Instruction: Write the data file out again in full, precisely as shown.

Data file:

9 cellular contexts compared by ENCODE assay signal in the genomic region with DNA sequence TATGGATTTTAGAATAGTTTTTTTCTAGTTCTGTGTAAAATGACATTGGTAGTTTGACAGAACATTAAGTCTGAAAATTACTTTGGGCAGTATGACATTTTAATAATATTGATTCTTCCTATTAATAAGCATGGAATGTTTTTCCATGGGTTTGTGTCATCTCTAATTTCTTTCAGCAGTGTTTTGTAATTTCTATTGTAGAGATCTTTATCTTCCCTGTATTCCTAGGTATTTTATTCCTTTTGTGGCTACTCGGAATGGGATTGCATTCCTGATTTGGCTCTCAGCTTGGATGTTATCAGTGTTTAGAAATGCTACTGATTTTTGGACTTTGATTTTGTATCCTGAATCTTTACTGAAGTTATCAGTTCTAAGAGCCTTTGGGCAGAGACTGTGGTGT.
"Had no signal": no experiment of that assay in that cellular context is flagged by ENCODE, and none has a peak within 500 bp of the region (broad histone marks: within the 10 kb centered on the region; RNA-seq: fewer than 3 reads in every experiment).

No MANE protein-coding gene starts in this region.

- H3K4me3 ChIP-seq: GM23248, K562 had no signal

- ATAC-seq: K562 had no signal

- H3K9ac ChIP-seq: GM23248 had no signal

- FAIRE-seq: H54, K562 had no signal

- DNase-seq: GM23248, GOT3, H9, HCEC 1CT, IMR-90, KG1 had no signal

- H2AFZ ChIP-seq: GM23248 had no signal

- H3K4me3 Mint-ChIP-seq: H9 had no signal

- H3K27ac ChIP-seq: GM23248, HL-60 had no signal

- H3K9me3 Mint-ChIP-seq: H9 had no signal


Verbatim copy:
9 cellular contexts compared by ENCODE assay signal in the genomic region with DNA sequence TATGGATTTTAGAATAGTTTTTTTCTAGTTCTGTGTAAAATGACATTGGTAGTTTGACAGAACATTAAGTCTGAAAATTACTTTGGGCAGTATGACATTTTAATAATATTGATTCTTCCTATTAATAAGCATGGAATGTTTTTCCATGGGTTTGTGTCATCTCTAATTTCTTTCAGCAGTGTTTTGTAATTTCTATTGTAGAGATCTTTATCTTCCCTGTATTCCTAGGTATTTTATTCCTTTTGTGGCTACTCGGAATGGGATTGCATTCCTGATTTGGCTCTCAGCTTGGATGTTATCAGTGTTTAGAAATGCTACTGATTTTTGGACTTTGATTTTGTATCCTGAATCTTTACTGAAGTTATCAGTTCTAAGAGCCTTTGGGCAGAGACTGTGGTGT.
"Had no signal": no experiment of that assay in that cellular context is flagged by ENCODE, and none has a peak within 500 bp of the region (broad histone marks: within the 10 kb centered on the region; RNA-seq: fewer than 3 reads in every experiment).

No MANE protein-coding gene starts in this region.

- H3K4me3 ChIP-seq: GM23248, K562 had no signal

- ATAC-seq: K562 had no signal

- H3K9ac ChIP-seq: GM23248 had no signal

- FAIRE-seq: H54, K562 had no signal

- DNase-seq: GM23248, GOT3, H9, HCEC 1CT, IMR-90, KG1 had no signal

- H2AFZ ChIP-seq: GM23248 had no signal

- H3K4me3 Mint-ChIP-seq: H9 had no signal

- H3K27ac ChIP-seq: GM23248, HL-60 had no signal

- H3K9me3 Mint-ChIP-seq: H9 had no signal